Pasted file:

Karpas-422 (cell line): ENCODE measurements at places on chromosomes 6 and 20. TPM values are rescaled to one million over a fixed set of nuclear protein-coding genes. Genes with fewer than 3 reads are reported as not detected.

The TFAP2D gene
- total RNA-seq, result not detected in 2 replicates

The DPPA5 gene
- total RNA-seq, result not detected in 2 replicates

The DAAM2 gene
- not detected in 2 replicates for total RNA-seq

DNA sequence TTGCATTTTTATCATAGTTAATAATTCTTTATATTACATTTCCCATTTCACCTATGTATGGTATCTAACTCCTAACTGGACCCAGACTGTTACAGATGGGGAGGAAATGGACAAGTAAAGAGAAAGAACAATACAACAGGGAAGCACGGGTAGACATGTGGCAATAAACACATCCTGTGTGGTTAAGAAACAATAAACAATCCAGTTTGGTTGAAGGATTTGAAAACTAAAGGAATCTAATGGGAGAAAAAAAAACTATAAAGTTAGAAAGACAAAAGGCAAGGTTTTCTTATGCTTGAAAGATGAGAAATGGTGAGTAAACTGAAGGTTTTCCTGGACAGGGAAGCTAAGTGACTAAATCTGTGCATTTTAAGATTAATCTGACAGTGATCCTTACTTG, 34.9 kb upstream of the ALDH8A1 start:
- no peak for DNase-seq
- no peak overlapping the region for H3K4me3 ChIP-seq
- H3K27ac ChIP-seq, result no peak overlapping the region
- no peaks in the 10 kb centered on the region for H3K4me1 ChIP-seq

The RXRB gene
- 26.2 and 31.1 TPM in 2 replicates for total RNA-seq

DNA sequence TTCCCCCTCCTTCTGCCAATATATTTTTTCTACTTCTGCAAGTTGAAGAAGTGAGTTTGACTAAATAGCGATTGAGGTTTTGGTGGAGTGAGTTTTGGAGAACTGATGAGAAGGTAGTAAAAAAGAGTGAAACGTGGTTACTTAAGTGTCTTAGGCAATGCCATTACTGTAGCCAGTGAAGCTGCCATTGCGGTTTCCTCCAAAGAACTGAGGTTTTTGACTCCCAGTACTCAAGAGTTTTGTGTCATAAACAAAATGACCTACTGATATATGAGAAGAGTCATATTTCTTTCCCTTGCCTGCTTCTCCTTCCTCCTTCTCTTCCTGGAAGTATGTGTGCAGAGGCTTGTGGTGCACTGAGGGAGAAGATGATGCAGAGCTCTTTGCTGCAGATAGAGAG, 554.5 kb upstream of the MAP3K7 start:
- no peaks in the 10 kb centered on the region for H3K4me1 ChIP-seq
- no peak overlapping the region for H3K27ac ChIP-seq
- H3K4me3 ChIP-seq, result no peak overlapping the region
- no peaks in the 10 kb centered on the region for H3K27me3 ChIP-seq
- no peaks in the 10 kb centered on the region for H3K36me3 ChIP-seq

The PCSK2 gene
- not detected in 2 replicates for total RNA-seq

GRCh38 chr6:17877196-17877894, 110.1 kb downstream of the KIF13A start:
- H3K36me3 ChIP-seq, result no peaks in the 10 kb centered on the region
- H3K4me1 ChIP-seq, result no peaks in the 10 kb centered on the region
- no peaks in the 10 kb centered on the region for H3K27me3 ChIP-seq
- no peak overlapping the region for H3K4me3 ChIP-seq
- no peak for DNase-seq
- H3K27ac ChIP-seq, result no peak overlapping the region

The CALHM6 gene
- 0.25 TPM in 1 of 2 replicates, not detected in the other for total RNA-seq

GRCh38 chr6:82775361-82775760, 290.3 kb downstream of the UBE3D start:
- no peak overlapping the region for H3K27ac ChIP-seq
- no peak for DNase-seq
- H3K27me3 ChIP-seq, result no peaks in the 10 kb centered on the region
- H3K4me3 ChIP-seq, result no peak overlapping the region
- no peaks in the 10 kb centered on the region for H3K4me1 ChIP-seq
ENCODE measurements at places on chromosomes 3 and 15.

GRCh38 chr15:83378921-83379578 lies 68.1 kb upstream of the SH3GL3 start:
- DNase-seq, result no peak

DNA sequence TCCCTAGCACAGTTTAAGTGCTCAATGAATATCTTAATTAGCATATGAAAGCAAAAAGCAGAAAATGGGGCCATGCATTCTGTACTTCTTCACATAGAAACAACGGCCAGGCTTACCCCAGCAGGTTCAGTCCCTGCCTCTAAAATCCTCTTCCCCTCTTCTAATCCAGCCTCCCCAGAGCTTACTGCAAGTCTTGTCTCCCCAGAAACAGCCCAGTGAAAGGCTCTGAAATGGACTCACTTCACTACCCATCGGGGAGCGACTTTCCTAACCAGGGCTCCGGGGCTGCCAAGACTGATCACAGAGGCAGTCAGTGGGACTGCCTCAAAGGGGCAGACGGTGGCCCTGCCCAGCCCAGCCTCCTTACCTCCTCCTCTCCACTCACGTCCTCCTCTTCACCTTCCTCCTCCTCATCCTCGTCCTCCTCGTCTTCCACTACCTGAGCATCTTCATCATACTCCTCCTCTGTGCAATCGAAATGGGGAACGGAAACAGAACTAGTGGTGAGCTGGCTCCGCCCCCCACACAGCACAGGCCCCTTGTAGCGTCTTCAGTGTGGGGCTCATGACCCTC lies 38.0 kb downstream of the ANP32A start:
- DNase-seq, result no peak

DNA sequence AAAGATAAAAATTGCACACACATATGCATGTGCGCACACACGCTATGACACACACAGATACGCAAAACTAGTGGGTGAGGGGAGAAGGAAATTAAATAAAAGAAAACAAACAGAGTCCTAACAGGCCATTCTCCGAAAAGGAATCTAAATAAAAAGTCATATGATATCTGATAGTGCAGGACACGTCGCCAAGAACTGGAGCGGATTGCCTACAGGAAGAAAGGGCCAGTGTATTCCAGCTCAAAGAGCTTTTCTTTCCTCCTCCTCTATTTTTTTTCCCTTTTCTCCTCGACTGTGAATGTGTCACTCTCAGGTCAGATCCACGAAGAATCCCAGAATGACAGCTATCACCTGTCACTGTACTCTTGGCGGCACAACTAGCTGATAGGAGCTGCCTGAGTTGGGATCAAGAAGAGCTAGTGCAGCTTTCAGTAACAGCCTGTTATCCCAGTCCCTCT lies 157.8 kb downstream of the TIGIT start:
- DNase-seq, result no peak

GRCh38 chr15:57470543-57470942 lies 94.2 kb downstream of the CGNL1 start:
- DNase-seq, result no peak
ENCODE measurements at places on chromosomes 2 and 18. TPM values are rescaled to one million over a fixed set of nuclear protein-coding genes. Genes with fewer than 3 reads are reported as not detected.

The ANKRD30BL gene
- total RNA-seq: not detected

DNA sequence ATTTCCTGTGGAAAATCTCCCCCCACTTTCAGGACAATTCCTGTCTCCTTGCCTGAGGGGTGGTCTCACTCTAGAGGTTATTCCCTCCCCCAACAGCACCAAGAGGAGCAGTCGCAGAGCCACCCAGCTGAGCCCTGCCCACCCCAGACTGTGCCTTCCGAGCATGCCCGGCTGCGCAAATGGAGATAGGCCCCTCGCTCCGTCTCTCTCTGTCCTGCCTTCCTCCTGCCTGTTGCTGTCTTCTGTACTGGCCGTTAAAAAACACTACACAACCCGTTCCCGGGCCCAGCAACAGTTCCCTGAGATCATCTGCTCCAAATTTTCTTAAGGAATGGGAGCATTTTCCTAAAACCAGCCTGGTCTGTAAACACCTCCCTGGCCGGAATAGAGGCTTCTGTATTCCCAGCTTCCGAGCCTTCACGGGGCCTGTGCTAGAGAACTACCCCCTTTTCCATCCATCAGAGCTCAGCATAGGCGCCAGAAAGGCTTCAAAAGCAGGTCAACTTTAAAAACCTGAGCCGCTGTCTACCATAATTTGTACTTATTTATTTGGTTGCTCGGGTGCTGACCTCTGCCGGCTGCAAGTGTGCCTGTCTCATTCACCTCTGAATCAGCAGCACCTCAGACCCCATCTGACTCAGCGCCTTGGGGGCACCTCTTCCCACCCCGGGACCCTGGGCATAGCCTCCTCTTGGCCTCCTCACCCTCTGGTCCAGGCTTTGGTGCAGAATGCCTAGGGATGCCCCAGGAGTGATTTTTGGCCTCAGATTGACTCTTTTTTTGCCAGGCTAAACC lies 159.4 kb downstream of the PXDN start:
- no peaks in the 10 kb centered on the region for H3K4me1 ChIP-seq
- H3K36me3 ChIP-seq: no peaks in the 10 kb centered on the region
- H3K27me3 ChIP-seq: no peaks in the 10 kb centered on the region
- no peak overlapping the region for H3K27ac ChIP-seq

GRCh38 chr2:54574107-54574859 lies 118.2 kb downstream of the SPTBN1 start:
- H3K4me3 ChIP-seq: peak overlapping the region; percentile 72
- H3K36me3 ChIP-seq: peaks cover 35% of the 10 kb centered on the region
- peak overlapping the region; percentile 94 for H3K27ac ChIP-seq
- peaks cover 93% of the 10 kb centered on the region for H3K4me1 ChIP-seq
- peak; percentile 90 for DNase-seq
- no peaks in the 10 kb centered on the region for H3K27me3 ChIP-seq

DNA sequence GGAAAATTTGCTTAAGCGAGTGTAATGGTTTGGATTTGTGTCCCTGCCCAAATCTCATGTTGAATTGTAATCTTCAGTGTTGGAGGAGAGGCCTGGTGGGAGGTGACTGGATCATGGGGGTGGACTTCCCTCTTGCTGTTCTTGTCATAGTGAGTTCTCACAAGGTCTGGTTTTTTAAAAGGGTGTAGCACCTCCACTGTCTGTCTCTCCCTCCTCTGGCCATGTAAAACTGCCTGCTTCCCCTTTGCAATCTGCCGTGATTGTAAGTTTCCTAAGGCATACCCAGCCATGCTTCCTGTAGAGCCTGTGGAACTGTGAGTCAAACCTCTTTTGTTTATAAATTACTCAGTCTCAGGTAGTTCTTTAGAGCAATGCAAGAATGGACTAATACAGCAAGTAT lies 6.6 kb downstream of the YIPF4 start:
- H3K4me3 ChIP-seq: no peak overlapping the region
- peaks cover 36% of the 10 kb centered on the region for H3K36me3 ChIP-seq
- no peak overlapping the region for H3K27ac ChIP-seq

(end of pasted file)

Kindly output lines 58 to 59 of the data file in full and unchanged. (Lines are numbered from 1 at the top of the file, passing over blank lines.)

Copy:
- peak overlapping the region; percentile 94 for H3K27ac ChIP-seq
- peaks cover 93% of the 10 kb centered on the region for H3K4me1 ChIP-seq